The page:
SCREEN-L Archives

March 1995, Week 5


Options: Use Monospaced Font
Show Text Part by Default
Condense Mail Headers

Message: [<< First] [< Prev] [Next >] [Last >>]
Topic: [<< First] [< Prev] [Next >] [Last >>]
Author: [<< First] [< Prev] [Next >] [Last >>]

Print Reply
Film and TV Studies Discussion List <[log in to unmask]>
Richard Figge <[log in to unmask]>
Thu, 30 Mar 1995 20:24:40 CST
Film and TV Studies Discussion List <[log in to unmask]>
text/plain (88 lines)
----------------------------Original message----------------------------
Donald Larsson inquired about the song and the singer of Lil Marlene.
While in Germany in 1981, I wrote the attached review, which I hope will be
of interest.
Review of Fassbinder's "Lili Marleen"
Richard C. Figge
        One of the lesser paradoxes of World War II was the fact that the
Germans' favorite war song was also the favorite song of the Allies.
Recorded at the beginning of the war by Lale Andersen, "Lili Marleen" made
absolutely no impression until by chance a disc jockey with Germany's Radio
Belgrade started using it as a signoff number at three minutes to ten in
the evening-the record ends with a bugle blowing taps.  The piece became so
popular, among Germans and Allies alike, that for three minutes every night
the firing on the front lines stopped as the men on both sides listened to
the sentimental song about the soldier whom the war has separated from his
        Lale Andersen was rocketed to fame on the basis of this one song.
Her highly romanticized memoirs tell of her career-the rise to stardom, her
love for a Jewish resistance worker and musician, her own involvement with
the resistance, and her nearly fatal fall from grace with the Nazis.  These
memoirs provide the basis for "Lili Marleen," the new film by Rainer Werner
Fassbinder, Germany's most prominent director.
        In this picture Fassbinder has abandoned the coldness and austerity
of his earlier films and concentrated on mass market appeal.  The
marketability of the film abroad is also enhanced by the fact that it was
shot in English and features international stars Mel Ferrer and Giancarlo
Giannini in addition to the Fassbinder regulars. "Lili Marleen" is bright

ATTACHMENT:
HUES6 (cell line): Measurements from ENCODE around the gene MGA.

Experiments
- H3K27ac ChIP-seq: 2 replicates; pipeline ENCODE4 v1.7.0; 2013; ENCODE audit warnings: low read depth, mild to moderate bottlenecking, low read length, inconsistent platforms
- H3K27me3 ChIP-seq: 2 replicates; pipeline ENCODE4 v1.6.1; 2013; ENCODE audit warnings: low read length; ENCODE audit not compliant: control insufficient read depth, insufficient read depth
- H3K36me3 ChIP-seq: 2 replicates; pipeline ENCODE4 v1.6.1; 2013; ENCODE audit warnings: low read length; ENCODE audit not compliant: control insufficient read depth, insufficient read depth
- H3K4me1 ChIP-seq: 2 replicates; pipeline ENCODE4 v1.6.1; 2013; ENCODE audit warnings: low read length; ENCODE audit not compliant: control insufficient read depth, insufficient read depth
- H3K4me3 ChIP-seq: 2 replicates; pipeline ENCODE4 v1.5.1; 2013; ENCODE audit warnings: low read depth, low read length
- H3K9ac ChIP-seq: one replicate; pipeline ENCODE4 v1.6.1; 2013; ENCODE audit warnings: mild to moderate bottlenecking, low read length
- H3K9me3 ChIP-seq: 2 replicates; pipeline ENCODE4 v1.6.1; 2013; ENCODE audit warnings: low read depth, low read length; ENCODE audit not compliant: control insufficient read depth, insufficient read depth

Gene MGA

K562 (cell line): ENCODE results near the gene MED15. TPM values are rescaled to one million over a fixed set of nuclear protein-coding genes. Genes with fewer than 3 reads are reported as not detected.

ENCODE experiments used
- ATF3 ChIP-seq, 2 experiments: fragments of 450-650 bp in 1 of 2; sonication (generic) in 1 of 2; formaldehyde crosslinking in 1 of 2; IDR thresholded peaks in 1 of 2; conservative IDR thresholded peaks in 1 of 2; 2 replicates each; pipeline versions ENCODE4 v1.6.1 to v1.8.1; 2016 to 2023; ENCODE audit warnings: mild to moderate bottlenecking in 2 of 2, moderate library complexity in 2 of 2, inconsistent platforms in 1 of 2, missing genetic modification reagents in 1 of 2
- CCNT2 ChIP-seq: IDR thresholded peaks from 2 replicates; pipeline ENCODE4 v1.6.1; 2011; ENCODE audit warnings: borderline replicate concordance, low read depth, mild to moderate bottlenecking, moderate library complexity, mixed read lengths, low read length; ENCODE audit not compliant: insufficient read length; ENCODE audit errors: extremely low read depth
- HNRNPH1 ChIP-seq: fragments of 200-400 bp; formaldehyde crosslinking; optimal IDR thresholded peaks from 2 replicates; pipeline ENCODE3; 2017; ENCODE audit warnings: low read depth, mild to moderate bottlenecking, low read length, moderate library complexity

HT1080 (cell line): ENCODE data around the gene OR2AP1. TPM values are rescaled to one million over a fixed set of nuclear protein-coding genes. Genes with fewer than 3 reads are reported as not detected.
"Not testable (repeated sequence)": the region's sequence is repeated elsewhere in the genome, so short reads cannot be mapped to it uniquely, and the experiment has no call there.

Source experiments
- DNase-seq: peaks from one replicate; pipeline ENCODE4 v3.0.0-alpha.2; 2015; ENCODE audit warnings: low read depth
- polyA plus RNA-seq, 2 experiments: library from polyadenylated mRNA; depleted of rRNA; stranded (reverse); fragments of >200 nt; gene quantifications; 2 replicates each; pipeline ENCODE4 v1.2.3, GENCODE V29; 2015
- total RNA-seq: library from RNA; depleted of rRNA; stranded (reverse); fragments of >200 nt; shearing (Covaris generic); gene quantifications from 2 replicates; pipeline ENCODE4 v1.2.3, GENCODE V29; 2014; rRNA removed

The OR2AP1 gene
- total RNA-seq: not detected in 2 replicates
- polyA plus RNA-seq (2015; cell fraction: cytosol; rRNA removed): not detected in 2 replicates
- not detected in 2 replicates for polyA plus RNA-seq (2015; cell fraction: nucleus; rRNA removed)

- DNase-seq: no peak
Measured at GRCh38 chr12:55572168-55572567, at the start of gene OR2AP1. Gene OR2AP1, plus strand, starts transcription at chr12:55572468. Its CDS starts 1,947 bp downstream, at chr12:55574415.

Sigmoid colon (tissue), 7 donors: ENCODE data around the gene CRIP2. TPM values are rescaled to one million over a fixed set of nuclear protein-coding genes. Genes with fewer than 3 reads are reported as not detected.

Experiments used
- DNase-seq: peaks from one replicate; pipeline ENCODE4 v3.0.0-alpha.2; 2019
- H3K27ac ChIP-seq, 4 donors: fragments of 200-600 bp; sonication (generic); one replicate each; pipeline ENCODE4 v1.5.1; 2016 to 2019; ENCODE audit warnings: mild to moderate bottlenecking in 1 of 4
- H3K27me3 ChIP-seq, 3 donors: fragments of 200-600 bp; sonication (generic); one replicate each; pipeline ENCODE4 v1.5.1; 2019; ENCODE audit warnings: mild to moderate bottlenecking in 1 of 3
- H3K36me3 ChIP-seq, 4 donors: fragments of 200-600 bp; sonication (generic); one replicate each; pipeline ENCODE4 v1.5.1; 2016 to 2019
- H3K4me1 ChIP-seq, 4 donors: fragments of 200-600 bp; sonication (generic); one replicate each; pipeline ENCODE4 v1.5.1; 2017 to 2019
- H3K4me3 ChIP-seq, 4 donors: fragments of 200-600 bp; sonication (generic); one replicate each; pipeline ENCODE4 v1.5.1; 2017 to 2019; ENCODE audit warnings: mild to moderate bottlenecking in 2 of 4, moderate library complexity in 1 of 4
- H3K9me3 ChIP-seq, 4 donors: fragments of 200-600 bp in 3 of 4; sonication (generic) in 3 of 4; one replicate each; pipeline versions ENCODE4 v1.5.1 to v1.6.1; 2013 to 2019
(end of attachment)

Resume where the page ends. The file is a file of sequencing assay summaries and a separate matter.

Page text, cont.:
and glossy, so striking in its technical craftsmanship, so smooth in its
evocation of the war years, that viewers here are speaking of Fassbinder's
having entered a Hollywood phase in his career.
        Fassbinder has intentionally chosen a film style to reflect a kind
of consciousness.  The lush visual effects recall not Hollywood so much as
they do the films produced by the big German UFA studio of the thirties and
forties.  The Nazis exploited the media, especially film, more effectively
than any other totalitarian regime, and they made it easy for people to
close their eyes to real events in favor of the appealing version of
reality provided by the Ministry of Propaganda.
        The young singer Wilkie (played by Hanna Schygulla) is an
opportunist and political innocent.  When confronted by her Jewish lover
(Giannini) with her cooperation with the Nazis, she protests, "But I'm only
singing a song-there can't be anything wrong with that!"  Like so many
others, she is interested in surviving and prevailing in difficult times,
and she is intoxicated by celebrity and the glamorous trappings of Nazi
        In a recent interview Fassbinder said, "In 'Lili Marleen' I have
tried to make clear that certain aesthetic possibilities of Nazism can be
fascinating.  And Wilkie is captivated by everything that gives her a
chance of a career.  People closed their eyes to what was going on and were
left with only an aesthetic reality.  Even when Wilkie was involved with
the resistance movement, it was only out of love for her friend, not out of
political conviction.  Her consciousness changes  only when she see things
that make it impossible for her to close her eyes and ears any longer."
        Unfortunately, Fassbinder's intention to show a false consciousness
through all these appealing images is a risky one that may be lost on many
audiences.  The expert handling of soft focus, star filters, and studio
lighting, the slick camera work and editing, the lavish sets and costumes
will make the film seem for many viewers like a nostalgic re-creation of
the war years in Germany.  In the end, Fassbinder's entertaining film
glosses over the problems it claims to deal with.  The tactics of the
Gestapo are  trivialized, and Nazi atrocities are kept at a distance.
Hitler's presence is suggested, however ironically, by a flood of pure
light.  Even the scenes of "real" battlefield horrors have a distinct aura
of the studio set.
        "Lili Marleen" comes as part of a wave of books, films, and stage
productions about the Hitler years.  The Third Reich was the most
photogenic of all dictatorships.  That fact presents special problems, and
too many of these works are caught up in the trappings of fascinating
fascism.  Critical judgment of these efforts should depend in large measure
on how well they manage to go beyond the deceptive surfaces of the Nazi
Richard Figge
The College of Wooster